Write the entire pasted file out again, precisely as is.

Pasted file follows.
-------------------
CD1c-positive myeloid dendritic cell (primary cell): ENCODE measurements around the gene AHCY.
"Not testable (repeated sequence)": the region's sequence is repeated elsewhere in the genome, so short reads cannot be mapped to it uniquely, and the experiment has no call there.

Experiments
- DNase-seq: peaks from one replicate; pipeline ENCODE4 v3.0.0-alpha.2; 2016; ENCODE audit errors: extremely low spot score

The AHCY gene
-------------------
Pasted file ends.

CD1c-positive myeloid dendritic cell (primary cell): ENCODE measurements around the gene AHCY.
"Not testable (repeated sequence)": the region's sequence is repeated elsewhere in the genome, so short reads cannot be mapped to it uniquely, and the experiment has no call there.

Experiments
- DNase-seq: peaks from one replicate; pipeline ENCODE4 v3.0.0-alpha.2; 2016; ENCODE audit errors: extremely low spot score

The AHCY gene